That letter in response to Georgia’s passing of the Illegal Immigration Reform and Enforcement Act, H.B. 87. acknowledged that some immigrants are living here illegally.
“However, these people do not deserve harsh treatment as major criminals,” they wrote. “Catholic social teaching is clear that persons have the right to find opportunities in their homeland but, when economic necessity or political upheaval ensues, they be given the opportunity to migrate in support of themselves and their families.”

The new law, H.B. 87, requires many Georgia businesses to use the federal e-Verify system, which checks the work eligibility requirements of newly hired employees.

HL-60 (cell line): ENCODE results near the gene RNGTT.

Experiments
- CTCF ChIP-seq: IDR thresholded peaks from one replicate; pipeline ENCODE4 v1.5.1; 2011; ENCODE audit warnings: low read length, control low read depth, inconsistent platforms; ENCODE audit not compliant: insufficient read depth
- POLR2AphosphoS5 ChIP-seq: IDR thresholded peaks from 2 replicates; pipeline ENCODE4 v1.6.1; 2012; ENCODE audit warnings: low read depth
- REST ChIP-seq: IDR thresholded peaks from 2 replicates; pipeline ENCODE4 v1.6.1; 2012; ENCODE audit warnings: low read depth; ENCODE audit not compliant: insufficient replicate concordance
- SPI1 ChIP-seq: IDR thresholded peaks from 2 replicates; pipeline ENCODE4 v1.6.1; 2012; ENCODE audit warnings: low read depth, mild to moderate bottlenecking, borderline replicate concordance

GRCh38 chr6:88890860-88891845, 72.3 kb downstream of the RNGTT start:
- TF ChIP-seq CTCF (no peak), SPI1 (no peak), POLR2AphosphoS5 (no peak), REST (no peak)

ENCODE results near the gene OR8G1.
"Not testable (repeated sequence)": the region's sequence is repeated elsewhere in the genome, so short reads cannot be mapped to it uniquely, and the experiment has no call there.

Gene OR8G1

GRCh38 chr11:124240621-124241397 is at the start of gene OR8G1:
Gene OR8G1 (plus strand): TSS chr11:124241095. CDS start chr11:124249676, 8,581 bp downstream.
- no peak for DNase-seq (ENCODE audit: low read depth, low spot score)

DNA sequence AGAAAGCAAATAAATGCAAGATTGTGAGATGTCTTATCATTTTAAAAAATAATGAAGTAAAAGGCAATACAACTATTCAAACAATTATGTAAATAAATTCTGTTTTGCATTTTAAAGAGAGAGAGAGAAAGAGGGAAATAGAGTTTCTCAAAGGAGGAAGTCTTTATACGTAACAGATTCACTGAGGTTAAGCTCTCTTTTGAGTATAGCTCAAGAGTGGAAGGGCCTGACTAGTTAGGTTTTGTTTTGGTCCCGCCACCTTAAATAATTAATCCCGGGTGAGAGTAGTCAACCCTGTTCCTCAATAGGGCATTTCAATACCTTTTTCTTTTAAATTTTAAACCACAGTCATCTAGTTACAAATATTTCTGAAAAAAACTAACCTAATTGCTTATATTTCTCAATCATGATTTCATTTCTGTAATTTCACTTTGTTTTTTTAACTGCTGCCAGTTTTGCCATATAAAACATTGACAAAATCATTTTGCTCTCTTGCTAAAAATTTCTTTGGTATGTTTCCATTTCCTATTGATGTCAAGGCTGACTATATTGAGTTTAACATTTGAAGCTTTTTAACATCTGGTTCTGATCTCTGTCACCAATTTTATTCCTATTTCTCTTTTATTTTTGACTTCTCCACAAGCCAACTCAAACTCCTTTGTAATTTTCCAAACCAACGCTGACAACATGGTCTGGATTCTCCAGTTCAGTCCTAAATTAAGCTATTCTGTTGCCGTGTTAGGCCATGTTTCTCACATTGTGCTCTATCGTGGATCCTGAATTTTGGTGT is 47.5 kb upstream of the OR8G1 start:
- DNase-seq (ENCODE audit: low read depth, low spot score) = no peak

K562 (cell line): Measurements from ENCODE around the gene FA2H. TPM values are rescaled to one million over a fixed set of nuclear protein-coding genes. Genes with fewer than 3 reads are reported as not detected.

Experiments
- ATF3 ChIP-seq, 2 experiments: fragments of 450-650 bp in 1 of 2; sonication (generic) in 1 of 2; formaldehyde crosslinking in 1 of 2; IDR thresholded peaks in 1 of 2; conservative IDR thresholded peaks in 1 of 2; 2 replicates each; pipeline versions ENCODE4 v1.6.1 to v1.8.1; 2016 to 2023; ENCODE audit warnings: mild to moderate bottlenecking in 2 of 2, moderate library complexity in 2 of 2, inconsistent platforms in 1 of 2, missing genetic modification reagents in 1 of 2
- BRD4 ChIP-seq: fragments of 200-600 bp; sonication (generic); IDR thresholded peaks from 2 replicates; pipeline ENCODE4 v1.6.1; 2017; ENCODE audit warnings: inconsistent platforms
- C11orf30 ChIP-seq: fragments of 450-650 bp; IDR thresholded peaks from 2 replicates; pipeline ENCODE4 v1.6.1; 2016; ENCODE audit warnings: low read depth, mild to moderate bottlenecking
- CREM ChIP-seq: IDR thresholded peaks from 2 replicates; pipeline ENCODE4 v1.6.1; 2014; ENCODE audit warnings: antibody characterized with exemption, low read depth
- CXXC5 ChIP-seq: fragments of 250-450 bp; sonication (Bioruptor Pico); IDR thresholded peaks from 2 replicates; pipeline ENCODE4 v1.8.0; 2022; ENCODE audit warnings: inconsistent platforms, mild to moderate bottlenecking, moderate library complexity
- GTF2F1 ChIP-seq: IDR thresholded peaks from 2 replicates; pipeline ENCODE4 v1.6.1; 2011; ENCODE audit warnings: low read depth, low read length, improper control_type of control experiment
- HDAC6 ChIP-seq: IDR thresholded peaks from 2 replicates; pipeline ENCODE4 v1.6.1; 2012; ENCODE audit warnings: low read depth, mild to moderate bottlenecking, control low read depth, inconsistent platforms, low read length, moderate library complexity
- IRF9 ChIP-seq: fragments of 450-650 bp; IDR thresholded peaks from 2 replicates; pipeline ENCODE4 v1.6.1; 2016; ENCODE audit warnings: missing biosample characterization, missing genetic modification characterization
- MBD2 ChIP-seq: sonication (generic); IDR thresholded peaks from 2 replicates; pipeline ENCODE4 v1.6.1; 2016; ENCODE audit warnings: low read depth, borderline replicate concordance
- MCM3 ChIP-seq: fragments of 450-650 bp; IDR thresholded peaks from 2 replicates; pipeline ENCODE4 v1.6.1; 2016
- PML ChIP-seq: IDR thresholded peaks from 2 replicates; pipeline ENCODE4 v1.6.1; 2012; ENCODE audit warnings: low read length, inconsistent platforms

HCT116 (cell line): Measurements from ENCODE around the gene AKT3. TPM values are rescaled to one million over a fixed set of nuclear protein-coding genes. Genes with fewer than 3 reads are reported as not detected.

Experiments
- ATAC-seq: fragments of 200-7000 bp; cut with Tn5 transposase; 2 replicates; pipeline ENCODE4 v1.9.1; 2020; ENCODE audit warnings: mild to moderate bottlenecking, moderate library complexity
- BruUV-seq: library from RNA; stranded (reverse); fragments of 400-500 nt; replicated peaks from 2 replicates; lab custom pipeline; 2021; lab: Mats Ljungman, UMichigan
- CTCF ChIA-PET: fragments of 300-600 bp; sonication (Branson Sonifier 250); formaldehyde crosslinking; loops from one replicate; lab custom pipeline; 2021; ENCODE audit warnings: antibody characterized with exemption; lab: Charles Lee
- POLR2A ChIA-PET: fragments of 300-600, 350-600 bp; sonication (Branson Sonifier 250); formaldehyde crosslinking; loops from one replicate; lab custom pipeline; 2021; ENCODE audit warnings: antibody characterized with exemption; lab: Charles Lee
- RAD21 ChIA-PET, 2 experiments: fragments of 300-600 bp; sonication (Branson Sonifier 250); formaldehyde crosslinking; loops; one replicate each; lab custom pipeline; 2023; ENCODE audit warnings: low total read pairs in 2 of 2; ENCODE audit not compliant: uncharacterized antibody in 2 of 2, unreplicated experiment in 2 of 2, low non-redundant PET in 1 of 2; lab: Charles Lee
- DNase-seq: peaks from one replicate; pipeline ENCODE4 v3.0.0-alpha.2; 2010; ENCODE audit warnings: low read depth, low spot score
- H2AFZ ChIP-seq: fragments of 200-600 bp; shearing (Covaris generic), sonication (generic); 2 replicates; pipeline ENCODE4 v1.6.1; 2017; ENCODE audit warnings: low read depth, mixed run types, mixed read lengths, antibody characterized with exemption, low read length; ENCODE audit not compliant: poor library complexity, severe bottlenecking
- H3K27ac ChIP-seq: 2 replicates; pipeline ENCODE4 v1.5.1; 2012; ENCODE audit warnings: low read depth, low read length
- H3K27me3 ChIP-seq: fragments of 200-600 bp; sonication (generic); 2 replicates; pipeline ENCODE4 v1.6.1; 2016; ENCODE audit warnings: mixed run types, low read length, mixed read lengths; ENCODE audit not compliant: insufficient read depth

Days before the bill went into effect in July, a federal judge put on hold two parts of the law pending the outcome of a lawsuit challenging its constitutionality. They include a provision that would allow police to investigate the immigration status of suspects who they believe have committed another crime and who cannot produce identification. The other part would punish those who – while committing another offense – knowingly transport or harbor illegal immigrants.

Other states including Arizona, Indiana and Utah have proposed similar measures that have been struck down as unconstitutional.

However, in Alabama, a federal judge upheld provisions that allow authorities to question people suspected of being illegal aliens and hold them without bond. It also lets officials check the immigration status of students in public schools.